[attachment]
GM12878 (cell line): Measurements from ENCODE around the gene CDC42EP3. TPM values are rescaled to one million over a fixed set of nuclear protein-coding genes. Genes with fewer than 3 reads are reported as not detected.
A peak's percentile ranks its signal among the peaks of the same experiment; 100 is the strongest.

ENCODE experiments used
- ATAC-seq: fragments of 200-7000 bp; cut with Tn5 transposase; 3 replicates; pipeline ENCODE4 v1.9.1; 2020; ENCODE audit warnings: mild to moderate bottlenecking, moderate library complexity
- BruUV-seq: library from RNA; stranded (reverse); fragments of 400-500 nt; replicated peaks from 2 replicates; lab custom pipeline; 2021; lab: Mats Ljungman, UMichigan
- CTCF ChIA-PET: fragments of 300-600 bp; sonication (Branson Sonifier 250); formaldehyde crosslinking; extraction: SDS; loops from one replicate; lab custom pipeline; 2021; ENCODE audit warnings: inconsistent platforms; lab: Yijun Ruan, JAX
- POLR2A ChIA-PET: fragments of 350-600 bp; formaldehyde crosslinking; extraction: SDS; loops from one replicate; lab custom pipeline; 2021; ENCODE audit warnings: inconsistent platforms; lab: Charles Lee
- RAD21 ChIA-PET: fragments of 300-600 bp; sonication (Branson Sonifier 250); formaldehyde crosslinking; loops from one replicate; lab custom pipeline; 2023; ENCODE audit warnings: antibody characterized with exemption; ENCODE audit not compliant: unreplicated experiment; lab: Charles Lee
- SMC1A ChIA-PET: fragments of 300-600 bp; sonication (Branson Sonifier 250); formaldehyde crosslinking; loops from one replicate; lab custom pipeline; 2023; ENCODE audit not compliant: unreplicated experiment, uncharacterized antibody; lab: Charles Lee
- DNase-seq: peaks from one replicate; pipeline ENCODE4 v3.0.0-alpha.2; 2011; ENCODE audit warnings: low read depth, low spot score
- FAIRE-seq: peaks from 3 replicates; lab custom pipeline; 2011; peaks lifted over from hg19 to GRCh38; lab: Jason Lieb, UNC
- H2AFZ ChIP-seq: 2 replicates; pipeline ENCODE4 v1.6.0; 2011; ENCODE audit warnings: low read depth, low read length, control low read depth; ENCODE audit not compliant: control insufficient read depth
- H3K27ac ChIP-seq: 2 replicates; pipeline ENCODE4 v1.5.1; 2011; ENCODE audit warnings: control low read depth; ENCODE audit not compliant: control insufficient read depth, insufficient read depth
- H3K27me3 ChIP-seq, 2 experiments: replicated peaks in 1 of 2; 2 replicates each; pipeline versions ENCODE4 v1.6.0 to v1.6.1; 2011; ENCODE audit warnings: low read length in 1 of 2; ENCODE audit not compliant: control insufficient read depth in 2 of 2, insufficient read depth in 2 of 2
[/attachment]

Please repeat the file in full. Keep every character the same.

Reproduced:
GM12878 (cell line): Measurements from ENCODE around the gene CDC42EP3. TPM values are rescaled to one million over a fixed set of nuclear protein-coding genes. Genes with fewer than 3 reads are reported as not detected.
A peak's percentile ranks its signal among the peaks of the same experiment; 100 is the strongest.

ENCODE experiments used
- ATAC-seq: fragments of 200-7000 bp; cut with Tn5 transposase; 3 replicates; pipeline ENCODE4 v1.9.1; 2020; ENCODE audit warnings: mild to moderate bottlenecking, moderate library complexity
- BruUV-seq: library from RNA; stranded (reverse); fragments of 400-500 nt; replicated peaks from 2 replicates; lab custom pipeline; 2021; lab: Mats Ljungman, UMichigan
- CTCF ChIA-PET: fragments of 300-600 bp; sonication (Branson Sonifier 250); formaldehyde crosslinking; extraction: SDS; loops from one replicate; lab custom pipeline; 2021; ENCODE audit warnings: inconsistent platforms; lab: Yijun Ruan, JAX
- POLR2A ChIA-PET: fragments of 350-600 bp; formaldehyde crosslinking; extraction: SDS; loops from one replicate; lab custom pipeline; 2021; ENCODE audit warnings: inconsistent platforms; lab: Charles Lee
- RAD21 ChIA-PET: fragments of 300-600 bp; sonication (Branson Sonifier 250); formaldehyde crosslinking; loops from one replicate; lab custom pipeline; 2023; ENCODE audit warnings: antibody characterized with exemption; ENCODE audit not compliant: unreplicated experiment; lab: Charles Lee
- SMC1A ChIA-PET: fragments of 300-600 bp; sonication (Branson Sonifier 250); formaldehyde crosslinking; loops from one replicate; lab custom pipeline; 2023; ENCODE audit not compliant: unreplicated experiment, uncharacterized antibody; lab: Charles Lee
- DNase-seq: peaks from one replicate; pipeline ENCODE4 v3.0.0-alpha.2; 2011; ENCODE audit warnings: low read depth, low spot score
- FAIRE-seq: peaks from 3 replicates; lab custom pipeline; 2011; peaks lifted over from hg19 to GRCh38; lab: Jason Lieb, UNC
- H2AFZ ChIP-seq: 2 replicates; pipeline ENCODE4 v1.6.0; 2011; ENCODE audit warnings: low read depth, low read length, control low read depth; ENCODE audit not compliant: control insufficient read depth
- H3K27ac ChIP-seq: 2 replicates; pipeline ENCODE4 v1.5.1; 2011; ENCODE audit warnings: control low read depth; ENCODE audit not compliant: control insufficient read depth, insufficient read depth
- H3K27me3 ChIP-seq, 2 experiments: replicated peaks in 1 of 2; 2 replicates each; pipeline versions ENCODE4 v1.6.0 to v1.6.1; 2011; ENCODE audit warnings: low read length in 1 of 2; ENCODE audit not compliant: control insufficient read depth in 2 of 2, insufficient read depth in 2 of 2